Some institutional aspects of science in support of the Common Fisheries Policy
Wilson, D. and T.J. Hegland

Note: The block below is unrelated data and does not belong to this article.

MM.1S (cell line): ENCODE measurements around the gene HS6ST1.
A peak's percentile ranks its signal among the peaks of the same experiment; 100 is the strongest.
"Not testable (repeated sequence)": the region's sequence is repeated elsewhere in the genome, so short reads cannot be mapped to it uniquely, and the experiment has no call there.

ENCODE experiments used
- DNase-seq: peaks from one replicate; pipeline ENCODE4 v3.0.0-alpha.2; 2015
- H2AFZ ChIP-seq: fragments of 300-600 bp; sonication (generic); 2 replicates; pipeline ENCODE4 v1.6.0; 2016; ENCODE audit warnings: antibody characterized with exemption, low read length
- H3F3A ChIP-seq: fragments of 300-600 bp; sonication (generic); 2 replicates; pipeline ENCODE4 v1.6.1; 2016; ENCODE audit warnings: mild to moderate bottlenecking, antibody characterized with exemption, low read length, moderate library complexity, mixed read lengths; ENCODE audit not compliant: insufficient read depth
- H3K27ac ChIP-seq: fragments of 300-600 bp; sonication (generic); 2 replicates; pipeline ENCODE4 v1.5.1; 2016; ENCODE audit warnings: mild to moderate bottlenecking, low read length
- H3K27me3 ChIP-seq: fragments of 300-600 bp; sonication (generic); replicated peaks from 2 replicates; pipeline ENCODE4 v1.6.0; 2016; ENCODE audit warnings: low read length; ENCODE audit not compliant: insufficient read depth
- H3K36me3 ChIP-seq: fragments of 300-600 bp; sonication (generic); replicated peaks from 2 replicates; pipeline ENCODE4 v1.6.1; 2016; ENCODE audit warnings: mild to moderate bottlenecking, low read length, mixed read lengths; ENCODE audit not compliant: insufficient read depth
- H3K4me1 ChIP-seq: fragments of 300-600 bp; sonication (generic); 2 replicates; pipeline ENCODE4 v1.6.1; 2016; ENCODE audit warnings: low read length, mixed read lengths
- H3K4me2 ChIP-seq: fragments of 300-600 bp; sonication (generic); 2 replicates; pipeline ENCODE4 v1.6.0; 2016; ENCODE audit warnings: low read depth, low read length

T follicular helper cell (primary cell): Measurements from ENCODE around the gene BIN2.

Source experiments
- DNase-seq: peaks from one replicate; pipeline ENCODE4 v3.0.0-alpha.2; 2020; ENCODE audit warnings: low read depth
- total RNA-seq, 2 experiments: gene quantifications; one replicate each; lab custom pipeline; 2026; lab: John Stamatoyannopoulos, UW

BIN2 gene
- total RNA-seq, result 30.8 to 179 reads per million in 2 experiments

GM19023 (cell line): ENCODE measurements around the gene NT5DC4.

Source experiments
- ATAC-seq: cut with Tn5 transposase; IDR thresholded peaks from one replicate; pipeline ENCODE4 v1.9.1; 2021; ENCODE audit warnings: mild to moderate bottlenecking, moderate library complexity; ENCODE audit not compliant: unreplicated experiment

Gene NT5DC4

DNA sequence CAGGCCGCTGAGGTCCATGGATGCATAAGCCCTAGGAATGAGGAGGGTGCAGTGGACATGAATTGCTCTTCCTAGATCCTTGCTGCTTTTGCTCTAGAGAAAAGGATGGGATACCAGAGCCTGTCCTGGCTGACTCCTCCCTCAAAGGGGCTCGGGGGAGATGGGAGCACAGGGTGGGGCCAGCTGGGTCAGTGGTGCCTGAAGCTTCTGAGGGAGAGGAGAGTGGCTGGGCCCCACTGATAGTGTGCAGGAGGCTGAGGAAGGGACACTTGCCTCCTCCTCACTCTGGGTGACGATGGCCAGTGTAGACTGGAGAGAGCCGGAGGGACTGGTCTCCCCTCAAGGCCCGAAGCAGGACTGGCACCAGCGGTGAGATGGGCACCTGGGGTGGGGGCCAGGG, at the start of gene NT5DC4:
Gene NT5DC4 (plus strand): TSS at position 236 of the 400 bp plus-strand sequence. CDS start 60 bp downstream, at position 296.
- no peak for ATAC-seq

Institute for Fisheries Management and Coastal Community Development, DenmarkThis paper reports on the attitudes and experiences of fisheries scientists involved in fisheries management in Europe . The research consisted of the detailed observation of 7 scientific meetings, 29 formal and numerous informal interviews with fisheries scientists and a survey with 465 valid responses. Many fisheries scientists, particularly those responsible for assessing the state of fish stocks, are experiencing deep frustration in respect to their role. They experience the management system as misusing their knowledge, while presenting them with difficult working conditions and even demands to sacrifice career goals. They are under pressure to produce objectivity out of what they know to be deep uncertainty. The survey shows that the experience of being asked to “pretend they know how many fish are in the sea” has an independent, negative impact on job satisfaction. The underlying problem arises from an understanding of scientists as the ‘givers of objectivity’ a mainstream but still naïve understanding of the role of science in political processes. An alternative, made particularly possible by the extensive experienced-based knowledge of fishers, is to think of management as a participatory, interactive process. From this perspective the central goal is no longer objective knowledge. The question shifts to transparent knowledge, because an effective management process requires that participants account to one another about how they know what they say they know. Hence, scientists, who are familiar with what such accounting entails, must still take the lead but must shift their style and approach to creating and using fishery knowledge.